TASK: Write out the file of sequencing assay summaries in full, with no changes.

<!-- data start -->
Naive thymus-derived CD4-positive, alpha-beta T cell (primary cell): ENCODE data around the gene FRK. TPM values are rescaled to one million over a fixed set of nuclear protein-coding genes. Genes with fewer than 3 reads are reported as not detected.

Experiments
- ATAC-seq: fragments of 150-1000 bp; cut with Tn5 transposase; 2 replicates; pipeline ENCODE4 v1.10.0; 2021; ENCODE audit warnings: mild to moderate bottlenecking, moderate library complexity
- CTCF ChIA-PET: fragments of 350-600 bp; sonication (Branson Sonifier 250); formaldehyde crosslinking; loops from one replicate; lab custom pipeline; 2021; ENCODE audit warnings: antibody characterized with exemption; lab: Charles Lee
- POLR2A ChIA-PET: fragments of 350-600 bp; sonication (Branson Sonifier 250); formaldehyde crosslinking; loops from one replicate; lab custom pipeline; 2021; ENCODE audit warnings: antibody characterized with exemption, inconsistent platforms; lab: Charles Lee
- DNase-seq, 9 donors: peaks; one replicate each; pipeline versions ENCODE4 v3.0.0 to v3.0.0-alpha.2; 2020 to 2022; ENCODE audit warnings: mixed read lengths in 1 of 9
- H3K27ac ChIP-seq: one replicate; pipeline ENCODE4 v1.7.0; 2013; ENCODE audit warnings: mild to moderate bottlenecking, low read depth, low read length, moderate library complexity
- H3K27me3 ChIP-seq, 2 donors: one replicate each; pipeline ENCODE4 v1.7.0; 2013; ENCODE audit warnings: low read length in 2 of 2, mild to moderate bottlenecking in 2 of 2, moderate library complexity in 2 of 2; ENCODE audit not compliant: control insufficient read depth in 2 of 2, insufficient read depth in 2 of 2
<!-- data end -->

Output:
Naive thymus-derived CD4-positive, alpha-beta T cell (primary cell): ENCODE data around the gene FRK. TPM values are rescaled to one million over a fixed set of nuclear protein-coding genes. Genes with fewer than 3 reads are reported as not detected.

Experiments
- ATAC-seq: fragments of 150-1000 bp; cut with Tn5 transposase; 2 replicates; pipeline ENCODE4 v1.10.0; 2021; ENCODE audit warnings: mild to moderate bottlenecking, moderate library complexity
- CTCF ChIA-PET: fragments of 350-600 bp; sonication (Branson Sonifier 250); formaldehyde crosslinking; loops from one replicate; lab custom pipeline; 2021; ENCODE audit warnings: antibody characterized with exemption; lab: Charles Lee
- POLR2A ChIA-PET: fragments of 350-600 bp; sonication (Branson Sonifier 250); formaldehyde crosslinking; loops from one replicate; lab custom pipeline; 2021; ENCODE audit warnings: antibody characterized with exemption, inconsistent platforms; lab: Charles Lee
- DNase-seq, 9 donors: peaks; one replicate each; pipeline versions ENCODE4 v3.0.0 to v3.0.0-alpha.2; 2020 to 2022; ENCODE audit warnings: mixed read lengths in 1 of 9
- H3K27ac ChIP-seq: one replicate; pipeline ENCODE4 v1.7.0; 2013; ENCODE audit warnings: mild to moderate bottlenecking, low read depth, low read length, moderate library complexity
- H3K27me3 ChIP-seq, 2 donors: one replicate each; pipeline ENCODE4 v1.7.0; 2013; ENCODE audit warnings: low read length in 2 of 2, mild to moderate bottlenecking in 2 of 2, moderate library complexity in 2 of 2; ENCODE audit not compliant: control insufficient read depth in 2 of 2, insufficient read depth in 2 of 2